By Patrick Coffee
Powerful #WhatSheWasWearing PSA Illustrates the Shaming of Sexual Assault Victims
Energy BBDO turned a poet's words into a shareable video
Despite the progress our culture may have made on addressing matters of sexual harassment, assault and rape, the vast majority of such attacks continue to go unreported.
A new pro-bono campaign created by advocacy group PAVE (Promoting Awareness, Victim Empowerment), actor and spoken word artist Steve Connell and ad agency Energy BBDO explores one reason why: a tendency for women who come forward to be scrutinized, criticized and shamed.
Connell and PAVE founder Angela Rose, who was herself a victim of kidnapping and sexual assault in 1996, first began collaborating years ago—well before the stories of Harvey Weinstein and others sparked a long-delayed cultural shift.
“I was just out in the world and someone saw my work, felt there was a connection and reached out … she and I have been joined at the hip ever since,” he said.
The new project, called What She Was Wearing, aims to encourage survivors of sexual violence to come forward by raising awareness of the challenges they face. It centers on a spoken word piece written and performed by Connell.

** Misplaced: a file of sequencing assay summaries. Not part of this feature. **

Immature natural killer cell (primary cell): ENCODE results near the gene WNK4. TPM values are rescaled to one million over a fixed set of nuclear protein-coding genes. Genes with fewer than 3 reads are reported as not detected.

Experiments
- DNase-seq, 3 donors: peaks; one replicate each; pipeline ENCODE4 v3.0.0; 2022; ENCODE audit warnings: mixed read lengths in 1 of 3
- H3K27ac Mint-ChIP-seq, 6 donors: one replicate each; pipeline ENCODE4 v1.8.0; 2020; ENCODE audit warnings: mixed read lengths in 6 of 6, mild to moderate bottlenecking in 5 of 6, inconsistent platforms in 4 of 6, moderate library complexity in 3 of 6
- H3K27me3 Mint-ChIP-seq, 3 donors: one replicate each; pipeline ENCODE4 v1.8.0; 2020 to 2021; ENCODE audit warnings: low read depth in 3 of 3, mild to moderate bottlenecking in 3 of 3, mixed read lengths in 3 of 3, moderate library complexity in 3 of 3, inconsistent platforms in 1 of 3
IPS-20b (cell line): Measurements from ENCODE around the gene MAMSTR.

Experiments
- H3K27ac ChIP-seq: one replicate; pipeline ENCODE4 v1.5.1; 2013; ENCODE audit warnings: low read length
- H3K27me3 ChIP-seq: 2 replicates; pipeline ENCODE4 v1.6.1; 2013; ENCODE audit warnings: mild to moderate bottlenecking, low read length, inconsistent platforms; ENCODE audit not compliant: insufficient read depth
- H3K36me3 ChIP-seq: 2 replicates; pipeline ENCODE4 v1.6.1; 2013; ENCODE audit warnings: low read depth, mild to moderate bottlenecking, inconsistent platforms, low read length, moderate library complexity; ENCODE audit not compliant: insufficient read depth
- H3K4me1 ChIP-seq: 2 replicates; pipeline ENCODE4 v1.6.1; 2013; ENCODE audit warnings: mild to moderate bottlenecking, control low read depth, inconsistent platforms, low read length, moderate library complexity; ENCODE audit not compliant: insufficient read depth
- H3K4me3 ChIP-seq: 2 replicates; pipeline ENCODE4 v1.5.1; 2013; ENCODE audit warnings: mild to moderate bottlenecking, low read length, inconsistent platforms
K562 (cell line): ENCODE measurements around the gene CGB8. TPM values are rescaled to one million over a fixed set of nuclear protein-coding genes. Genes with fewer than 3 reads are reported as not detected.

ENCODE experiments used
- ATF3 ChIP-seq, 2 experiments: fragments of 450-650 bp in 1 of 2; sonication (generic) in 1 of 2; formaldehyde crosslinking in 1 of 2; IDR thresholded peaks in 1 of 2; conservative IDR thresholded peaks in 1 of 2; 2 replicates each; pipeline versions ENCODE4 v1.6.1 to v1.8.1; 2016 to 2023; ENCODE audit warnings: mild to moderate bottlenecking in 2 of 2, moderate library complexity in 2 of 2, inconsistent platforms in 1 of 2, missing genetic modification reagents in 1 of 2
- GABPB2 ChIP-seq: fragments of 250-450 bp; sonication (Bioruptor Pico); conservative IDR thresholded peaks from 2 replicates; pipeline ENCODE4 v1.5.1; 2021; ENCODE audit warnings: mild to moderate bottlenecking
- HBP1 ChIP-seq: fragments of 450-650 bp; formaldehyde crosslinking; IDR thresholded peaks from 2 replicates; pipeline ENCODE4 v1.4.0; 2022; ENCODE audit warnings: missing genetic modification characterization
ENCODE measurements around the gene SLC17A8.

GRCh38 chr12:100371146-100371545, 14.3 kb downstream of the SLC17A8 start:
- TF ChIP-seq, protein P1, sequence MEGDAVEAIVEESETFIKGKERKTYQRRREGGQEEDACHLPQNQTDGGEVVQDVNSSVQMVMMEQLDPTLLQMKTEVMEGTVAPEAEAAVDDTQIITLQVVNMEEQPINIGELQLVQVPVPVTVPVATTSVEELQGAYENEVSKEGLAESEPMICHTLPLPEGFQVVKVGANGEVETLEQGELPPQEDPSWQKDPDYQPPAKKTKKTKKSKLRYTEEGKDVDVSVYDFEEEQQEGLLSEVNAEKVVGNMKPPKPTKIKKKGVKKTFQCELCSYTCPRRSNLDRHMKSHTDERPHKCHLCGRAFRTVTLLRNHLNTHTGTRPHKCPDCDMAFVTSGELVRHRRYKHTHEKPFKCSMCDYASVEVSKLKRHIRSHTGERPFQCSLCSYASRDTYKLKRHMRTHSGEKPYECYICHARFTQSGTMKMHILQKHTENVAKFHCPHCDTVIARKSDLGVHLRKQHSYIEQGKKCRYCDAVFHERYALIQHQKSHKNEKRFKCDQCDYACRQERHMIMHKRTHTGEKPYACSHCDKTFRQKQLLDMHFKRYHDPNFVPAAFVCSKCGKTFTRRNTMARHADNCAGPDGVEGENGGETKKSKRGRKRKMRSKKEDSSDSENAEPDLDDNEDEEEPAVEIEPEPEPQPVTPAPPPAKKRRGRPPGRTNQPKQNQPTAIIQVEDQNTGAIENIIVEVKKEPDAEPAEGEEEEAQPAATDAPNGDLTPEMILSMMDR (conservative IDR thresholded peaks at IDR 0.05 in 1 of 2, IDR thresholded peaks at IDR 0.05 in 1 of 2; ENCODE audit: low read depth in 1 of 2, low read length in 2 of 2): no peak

Rose told Adweek that PAVE uses this clip and other materials in assault response and survivor training sessions at military bases, high schools and conferences around the country.
“This piece of art speaks to how prevalent victim-blaming is, even by well-meaning family and friends,” she said—and repeated studies show that initial responses to disclosures of harassment and assault can “literally save victims’ lives.”
Energy BBDO worked with PAVE on this year’s #RespectHer Valentine’s Day project, and Rose recently played the Connell performance for the agency while in their Chicago office. “They literally had chills,” she said—and the creative team quickly got to work on developing the longer piece for social media’s 60-second attention span economy.
Senior copywriter Brynna Aylward described the effort as “a new packaging for [Connell’s] performance.” Global creative director Cinzia Crociani said, “It was a quick turnaround. We heard the poem and loved it … in 12 hours we came up with a concept and got people from the agency to help us.”
The team made the video in time squeezed out between meetings, work and an ongoing pitch, said Crociani. And most of the women featured are, in fact, Energy BBDO employees.
The campaign is currently running on Instagram and other social platforms.